A French Connection

Towards the end of 1810, the British vessel Neva was captured by the French. Richard CORTIS, second in command, found himself a prisoner of war.

Fifty-nine years later, a mariner called Richard Cortis was laid to rest in Hull’s General Cemetery. There is a photograph of his headstone at Billion Graves. He was eighty-three years old and so, if he is one and the same, would have been only 24 when living at Napoleon’s pleasure.

On census night 1861, Hull mariner Richard was with his son William, Filey’s doctor, at No.1 John Street. The household of twelve also contained three of Richard’s grandchildren, Jane Maria, 15, William Richard, 14, and Herbert Liddell, 5. The lives of all three, and their father’s, would end in Australia. Sadly, Richard did not live to see Herbert become a World Cycling Champion.

Last month, out of the blue, I received a set of photographs from Australia that included a picture of Richard.

courtesy H F Morrice Collection,

This appears to be a hand coloured studio photograph – so Richard would have had to be approaching sixty when it was taken. On the evidence of the kepi on the table, the uniform is French. Does this connect him to the other Richard? Were the French so impressed by Richard’s bravery that they honoured him with this dress uniform and sword upon release from prison? And many years later, after the invention of photography, he could still fit into it.

I am not going to speculate further on this image. Richard’s exploits and qualities as mariner, ship owner, hotel keeper, local “prime mover”  – and father – are impressive enough not to need a tale of derring-do and showmanship. But doesn’t he look handsome?

My thanks to Peter for sending the photographs. I will share the others over the next few weeks.

A Reduction in UK COVID-19 Deaths

There were 5,299 fewer UK deaths recorded at Worldometers today. The muppets at Public Health England have been forced to acknowledge the nonsense that Britons catching the supposed disease could never be cured, ever. Weeks and months after appearing to recover, Covid would nonetheless appear on certificates, whatever actually caused their deaths. A dumb, dishonest way to boost scamdemic fatalities. This at-a-stroke 11% drop in Covid deaths has not changed the rankings posted yesterday. Deaths per million have fallen from 686 to 608 but the UK keeps the top spot in my Table.

There are more apparently lethal countries: Belgium (854), Peru (657), Spain (611). There are a few “safer” countries than New Zealand, including Uganda and Vietnam (0.2 per million), Sr Lanka (0.5), Rwanda and Mozambique (0.6).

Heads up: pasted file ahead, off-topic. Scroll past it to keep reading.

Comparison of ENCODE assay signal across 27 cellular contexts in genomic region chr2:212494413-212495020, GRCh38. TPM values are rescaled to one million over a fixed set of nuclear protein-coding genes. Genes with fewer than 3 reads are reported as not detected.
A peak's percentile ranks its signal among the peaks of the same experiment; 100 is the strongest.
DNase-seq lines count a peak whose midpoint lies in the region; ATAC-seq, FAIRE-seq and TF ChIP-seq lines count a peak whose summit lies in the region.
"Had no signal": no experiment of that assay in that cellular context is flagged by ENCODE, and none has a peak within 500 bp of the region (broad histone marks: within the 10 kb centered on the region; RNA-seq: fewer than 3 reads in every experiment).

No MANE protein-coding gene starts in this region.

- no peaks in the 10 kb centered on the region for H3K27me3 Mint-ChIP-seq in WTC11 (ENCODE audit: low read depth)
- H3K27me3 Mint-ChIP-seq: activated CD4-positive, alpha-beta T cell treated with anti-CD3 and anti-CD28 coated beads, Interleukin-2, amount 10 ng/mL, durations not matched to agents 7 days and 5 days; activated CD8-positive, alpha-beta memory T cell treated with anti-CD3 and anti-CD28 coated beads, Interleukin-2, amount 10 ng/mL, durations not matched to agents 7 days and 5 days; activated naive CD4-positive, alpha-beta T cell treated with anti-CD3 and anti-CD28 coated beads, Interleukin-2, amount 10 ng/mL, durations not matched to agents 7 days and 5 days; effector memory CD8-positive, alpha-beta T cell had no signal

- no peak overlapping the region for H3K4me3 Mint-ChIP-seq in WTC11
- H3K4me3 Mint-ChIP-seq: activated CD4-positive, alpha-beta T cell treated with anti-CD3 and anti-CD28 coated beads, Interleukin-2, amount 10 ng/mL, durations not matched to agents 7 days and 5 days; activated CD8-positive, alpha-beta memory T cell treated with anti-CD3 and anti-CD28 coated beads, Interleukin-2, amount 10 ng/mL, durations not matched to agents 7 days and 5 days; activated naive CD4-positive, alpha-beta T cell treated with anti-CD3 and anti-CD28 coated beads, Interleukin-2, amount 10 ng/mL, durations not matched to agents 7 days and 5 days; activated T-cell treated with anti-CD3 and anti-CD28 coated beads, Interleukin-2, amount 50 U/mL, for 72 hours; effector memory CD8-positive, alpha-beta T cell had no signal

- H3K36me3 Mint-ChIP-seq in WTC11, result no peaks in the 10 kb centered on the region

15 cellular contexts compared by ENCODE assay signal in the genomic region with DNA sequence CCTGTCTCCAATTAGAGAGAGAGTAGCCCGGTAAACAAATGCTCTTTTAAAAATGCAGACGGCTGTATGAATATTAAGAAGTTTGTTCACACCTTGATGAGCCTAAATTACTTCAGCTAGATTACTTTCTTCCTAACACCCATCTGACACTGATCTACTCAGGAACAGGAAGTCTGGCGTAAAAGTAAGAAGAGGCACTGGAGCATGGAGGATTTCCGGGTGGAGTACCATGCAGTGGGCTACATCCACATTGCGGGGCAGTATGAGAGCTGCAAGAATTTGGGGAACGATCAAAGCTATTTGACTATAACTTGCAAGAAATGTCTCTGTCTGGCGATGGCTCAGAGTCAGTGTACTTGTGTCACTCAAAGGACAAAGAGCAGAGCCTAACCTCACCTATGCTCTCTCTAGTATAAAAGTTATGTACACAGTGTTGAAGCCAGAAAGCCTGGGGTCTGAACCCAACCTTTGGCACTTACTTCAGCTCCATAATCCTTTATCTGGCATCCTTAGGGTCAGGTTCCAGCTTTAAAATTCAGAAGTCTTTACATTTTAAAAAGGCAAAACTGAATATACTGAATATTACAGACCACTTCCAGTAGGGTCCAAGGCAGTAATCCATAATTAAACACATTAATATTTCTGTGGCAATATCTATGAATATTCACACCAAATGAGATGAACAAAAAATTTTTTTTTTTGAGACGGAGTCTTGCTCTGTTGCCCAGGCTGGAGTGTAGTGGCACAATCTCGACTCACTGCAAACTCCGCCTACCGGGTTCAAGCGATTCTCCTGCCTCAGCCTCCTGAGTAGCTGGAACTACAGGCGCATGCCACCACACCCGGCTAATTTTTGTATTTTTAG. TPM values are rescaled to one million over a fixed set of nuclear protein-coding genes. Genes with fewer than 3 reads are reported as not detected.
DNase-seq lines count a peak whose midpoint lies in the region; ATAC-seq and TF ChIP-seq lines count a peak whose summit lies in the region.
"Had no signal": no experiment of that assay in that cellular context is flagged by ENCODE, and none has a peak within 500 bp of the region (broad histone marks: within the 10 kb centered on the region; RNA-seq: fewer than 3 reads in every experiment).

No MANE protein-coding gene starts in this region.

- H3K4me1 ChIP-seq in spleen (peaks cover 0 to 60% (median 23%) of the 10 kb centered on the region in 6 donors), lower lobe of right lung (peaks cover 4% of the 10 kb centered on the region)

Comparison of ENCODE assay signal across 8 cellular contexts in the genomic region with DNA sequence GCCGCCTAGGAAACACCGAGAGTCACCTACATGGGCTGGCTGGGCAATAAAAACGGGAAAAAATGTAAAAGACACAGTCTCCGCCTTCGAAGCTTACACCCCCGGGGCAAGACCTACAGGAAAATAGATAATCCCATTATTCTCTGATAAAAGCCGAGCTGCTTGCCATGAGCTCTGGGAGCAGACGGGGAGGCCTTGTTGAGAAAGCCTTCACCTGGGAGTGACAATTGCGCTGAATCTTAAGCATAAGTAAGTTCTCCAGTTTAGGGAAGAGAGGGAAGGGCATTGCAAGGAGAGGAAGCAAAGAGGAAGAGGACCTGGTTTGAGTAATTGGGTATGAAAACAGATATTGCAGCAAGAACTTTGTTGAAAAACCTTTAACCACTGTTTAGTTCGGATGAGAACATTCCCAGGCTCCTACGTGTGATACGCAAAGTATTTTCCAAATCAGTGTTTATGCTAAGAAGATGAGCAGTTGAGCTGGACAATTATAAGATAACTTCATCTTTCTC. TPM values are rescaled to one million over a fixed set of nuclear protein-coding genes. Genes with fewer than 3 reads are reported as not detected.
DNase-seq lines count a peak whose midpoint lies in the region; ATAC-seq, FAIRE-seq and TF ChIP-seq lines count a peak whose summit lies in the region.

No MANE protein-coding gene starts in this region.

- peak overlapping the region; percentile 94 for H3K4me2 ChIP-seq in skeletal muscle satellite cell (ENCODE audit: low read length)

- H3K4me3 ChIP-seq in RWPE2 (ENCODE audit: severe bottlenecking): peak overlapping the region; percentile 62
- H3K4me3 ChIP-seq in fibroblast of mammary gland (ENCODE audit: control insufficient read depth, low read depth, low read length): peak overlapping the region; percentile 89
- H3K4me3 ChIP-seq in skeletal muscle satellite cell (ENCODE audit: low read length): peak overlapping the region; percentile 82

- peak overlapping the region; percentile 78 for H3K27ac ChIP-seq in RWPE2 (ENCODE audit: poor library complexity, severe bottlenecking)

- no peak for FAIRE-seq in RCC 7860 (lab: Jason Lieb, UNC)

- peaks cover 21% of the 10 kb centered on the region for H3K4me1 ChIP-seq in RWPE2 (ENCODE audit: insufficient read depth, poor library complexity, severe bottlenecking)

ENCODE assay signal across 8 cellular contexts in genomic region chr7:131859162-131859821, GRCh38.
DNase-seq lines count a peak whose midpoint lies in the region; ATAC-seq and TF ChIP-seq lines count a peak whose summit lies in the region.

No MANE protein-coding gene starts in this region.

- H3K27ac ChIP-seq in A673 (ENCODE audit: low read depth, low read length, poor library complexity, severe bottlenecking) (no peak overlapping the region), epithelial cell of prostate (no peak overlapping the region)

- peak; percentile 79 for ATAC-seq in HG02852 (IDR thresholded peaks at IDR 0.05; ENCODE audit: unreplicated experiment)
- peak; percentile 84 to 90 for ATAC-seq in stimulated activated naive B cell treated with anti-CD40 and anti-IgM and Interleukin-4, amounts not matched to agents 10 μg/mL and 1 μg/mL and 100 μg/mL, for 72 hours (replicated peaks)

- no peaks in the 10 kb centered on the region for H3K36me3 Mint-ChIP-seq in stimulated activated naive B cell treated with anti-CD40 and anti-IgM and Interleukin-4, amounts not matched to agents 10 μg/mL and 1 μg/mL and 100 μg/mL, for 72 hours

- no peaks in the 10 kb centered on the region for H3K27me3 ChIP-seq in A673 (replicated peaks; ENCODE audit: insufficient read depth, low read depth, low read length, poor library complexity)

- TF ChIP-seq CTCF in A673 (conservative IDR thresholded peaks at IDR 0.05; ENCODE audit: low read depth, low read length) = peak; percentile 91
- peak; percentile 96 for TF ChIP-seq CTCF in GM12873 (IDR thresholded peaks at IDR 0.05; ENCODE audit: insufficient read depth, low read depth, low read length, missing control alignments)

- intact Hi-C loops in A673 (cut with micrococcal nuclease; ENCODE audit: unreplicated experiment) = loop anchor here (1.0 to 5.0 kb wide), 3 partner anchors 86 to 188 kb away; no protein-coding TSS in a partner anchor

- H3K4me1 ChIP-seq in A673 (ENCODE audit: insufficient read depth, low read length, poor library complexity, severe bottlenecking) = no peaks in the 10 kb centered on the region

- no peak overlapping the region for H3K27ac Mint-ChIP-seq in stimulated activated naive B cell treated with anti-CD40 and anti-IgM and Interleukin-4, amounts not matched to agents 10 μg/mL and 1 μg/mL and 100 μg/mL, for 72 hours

(If you are offended by my use of the term “muppets” for UK Regime Health Advisors please see Skepticat’s take on The Second Wave.)

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Cousin Thomas and Comrade Tom

OLYMPUS DIGITAL CAMERAYou may have noticed another CHAPMAN on the Gristhorpe War Memorial (Thursday’s post). Thomas William is a first cousin to Robert, and you can find him on the Shared Tree.

Serving in different regiments, it is unlikely that they ever fought side by side, but it seems that both the 12th Battalion West Yorkshire Regiment and the 6th Scottish Borderers were at Delville Wood in July 1916. Allied forces were tasked with taking the wood “at all costs” and from the 15th July into August the fighting was brutal, a satanic mix of close combat exchanges and intense artillery barrages. If the bodies of the fallen were found, many could not be identified. Thomas was killed on 23 July and, as one of the “missing”, is remembered on the Thiepval Memorial.

A comrade of Thomas in the 12th Battalion was Tom CHAPMAN, son of John William and Eliza née CAMMISH. He was not related by blood to Thomas William and Robert. Tom may well have been struck down on the same day as Thomas. He died on 27 July from wounds received during the battle for “Devil’s Wood”. He is buried at La Neuville British Cemetery at Corbie and is remembered at a family grave in St Oswald’s churchyard. Find him on the Shared Tree.

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My Sweetheart Adelaide

It is a fair step from Scarborough Station to the top end of Peasholm Glen, but it’s no hardship for an old taphophile. The way passes through the wonderful Dean and Manor Road cemeteries.

On the right of the path as it slopes down to the tunnel under Manor Road, on the right, is the eye-catching “music stone”.

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Above this fond farewell, the dedication:-

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A leaflet produced by The Friends of Dean Road and Manor Road Cemetery tells us that Adelaide was born in France. Just “Arras” is inscribed on the stone and I wondered if she may have been an East Yorkshire girl. But no, her birthplace is given in the 1911 census as France – and she married as a mature woman in 1909, aged about 57. She is registered as Adelaide BELL so Vincent Charles White was perhaps her second or third husband. He was given only a few years to dote upon her. She died in 1915 and eighteen years would pass before they were “reunited”.

Vincent’s first wife, Mary WOOD, died the year before the sweethearts tied the knot. It isn’t clear if his first marriage produced any children. There is one birth registration, for “James Henry Traltles” WHITE in 1882 but the census in 1891 finds the couple visiting a family in Leicester, without children in tow. Ten years later Vincent and Mary are the only occupants of a house in Merthyr Tydfil, Wales. (Mary is listed as “Pollie” but age and birthplace are consistent with the earlier census – and she dies as Mary.)